Analysts say they would not be surprised to see stocks take aim at January's lows in the week ahead.» Read More
Tuesday, I explained that the most sensible plan to limit contagion from the Greek meltdown would be for the European Central Bank to set interest-rate targets for the sovereign debt of other distressed nations in the euro zone.
The European Central Bank says it loaned $500 million to a single bank for seven days, raising further fears that a major financial institution could be in trouble.
The chances of Italy defaulting on its debt repayments are actually smaller than the market is pricing in, according to analysts at Credit Suisse.
The European banking system is the biggest threat to global equities, according to a survey of investors by Barclays Capital.
Germany sold 4.188 billion euros of 10-year government bonds on Wednesday in an auction that attracted greater demand than at a previous sale and sent borrowing costs to a record low in the category.
Members of the euro zone are suffering from a severe bout of buyers’ remorse. Many would like to disassemble the kit they bought almost 20 years ago and put together in the late 1990s and 2000s. The FT reports.
Markets are expecting the Fed to unveil a modern day "Operation Twist," similar to a Federal Reserve program in the early 1960s. Fed watchers speculate on various degrees of easing, but they basically agree the Fed is about to unveil a program to buy longer dated Treasury securities in a bid to hold down interest rates.
The IMF has thus far played a supporting role to the European Union in tackling the sovereign debt crisis; some analysts say that needs to change—starting this week.
Europe has enough capital to solve its own deficit situation. However, the problem is the debt is not spread evenly, says Neel Kashkari, PIMCO head of global equities, who also offer his thoughts on how to avert a banking catastrophe in Europe.
Italy gets a downgrade and riskier currencies get a haircut - it's time for your FX Fix.
Raghavan Seetharaman, CEO, Doha Bank, wears a tuxedo to work every day and is on Squawk to discuss concerns over the Greek crisis. He says the larger interests in the EU have to come together politically and deal with the problem. He adds there's real opportunity in the emerging markets.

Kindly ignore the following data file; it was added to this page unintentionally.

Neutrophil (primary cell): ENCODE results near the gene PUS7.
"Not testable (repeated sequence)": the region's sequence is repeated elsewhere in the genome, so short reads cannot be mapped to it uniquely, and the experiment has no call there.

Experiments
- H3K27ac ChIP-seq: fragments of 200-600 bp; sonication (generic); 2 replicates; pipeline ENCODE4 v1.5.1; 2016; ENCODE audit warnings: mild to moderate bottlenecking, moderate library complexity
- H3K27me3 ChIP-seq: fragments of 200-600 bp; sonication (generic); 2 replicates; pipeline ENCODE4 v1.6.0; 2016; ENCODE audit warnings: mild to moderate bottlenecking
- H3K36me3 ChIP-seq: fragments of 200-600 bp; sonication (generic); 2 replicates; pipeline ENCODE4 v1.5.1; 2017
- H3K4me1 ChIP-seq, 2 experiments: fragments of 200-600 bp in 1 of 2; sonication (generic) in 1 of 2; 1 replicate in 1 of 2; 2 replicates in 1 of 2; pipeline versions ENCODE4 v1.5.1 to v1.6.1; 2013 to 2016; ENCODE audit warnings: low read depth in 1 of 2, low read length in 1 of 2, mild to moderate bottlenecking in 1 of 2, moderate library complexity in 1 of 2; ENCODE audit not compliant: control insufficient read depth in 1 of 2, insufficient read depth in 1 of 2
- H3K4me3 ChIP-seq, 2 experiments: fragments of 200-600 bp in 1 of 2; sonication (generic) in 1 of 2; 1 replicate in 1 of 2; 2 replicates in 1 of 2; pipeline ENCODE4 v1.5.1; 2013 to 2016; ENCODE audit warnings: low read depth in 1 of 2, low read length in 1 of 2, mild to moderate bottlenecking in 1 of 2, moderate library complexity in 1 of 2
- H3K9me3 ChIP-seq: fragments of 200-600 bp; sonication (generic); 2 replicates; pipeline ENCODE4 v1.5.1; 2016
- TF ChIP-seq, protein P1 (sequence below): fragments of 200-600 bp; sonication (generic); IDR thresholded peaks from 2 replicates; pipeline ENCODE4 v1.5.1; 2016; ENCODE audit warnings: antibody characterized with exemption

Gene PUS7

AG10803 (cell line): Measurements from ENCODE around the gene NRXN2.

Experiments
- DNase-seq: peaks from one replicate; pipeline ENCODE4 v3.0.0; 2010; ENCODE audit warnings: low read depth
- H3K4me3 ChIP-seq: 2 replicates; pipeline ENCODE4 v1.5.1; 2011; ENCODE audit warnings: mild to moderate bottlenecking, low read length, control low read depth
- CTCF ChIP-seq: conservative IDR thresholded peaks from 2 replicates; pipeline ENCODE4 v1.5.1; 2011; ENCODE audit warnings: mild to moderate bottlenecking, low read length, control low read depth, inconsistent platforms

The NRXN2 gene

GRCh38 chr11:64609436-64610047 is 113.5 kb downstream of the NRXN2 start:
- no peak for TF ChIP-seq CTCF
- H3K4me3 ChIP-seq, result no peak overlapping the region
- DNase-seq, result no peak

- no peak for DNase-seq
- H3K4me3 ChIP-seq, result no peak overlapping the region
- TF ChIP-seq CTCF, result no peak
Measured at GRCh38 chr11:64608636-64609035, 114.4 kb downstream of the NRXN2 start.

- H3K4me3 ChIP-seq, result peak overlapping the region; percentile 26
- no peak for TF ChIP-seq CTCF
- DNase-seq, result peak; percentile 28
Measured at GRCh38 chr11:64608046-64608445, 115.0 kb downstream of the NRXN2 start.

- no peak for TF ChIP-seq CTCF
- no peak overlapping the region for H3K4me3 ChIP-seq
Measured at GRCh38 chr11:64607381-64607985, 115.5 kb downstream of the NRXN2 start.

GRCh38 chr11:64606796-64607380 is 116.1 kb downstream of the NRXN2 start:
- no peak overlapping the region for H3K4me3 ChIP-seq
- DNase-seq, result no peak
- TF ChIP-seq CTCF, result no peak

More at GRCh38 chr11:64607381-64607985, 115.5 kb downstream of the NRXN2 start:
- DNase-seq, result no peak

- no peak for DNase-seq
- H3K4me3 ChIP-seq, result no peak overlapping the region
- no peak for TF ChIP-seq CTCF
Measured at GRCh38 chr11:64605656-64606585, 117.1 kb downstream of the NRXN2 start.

With its creditors demanding ever more draconian cuts in spending and growth a distant memory Nouriel Roubini is calling on Greece to default and exit the euro.
Greece's finance minister concluded an emergency teleconference with creditors Monday, hours after pledging to speed up reforms and civil-service staff cuts. The talks will resume Tuesday evening, the European Commission said.
The endgame for Europe's debt crisis will not be the destruction of the euro.
The euro crisis is now at a dangerous turn. While it is difficult to forecast the future of the zone, it is possible to list the conditions that are required for the sustained solvency of Greece and the euro zone overall.
The euro slips, the dollar lifts, and Nouriel Roubini says time's up for Greece - it's time for your FX Fix.
Global markets again find themselves in the uncomfortable back seat of a car driven erratically by policymakers. The hope is that policy responses in both America and Europe will enable them to build on last week's solid gains and, thereby, improve the outlook for jobs and economic growth.
The Fed in the week ahead is widely expected to pull the trigger on a new easing program, as the European debt crisis continues to boil.
Stock markets are due for a relief rally, says Arjuna Mahendran, Managing Director & Head Investment Strategy Asia at HSBC Private Bank, who expects a 10-15 percent rebound in global equities in October.
CNBC's David Faber reports UTX is in talks to acquire Goodrich for $110 to $125/share, with CNBC's Melissa Lee and the Money in Motion traders.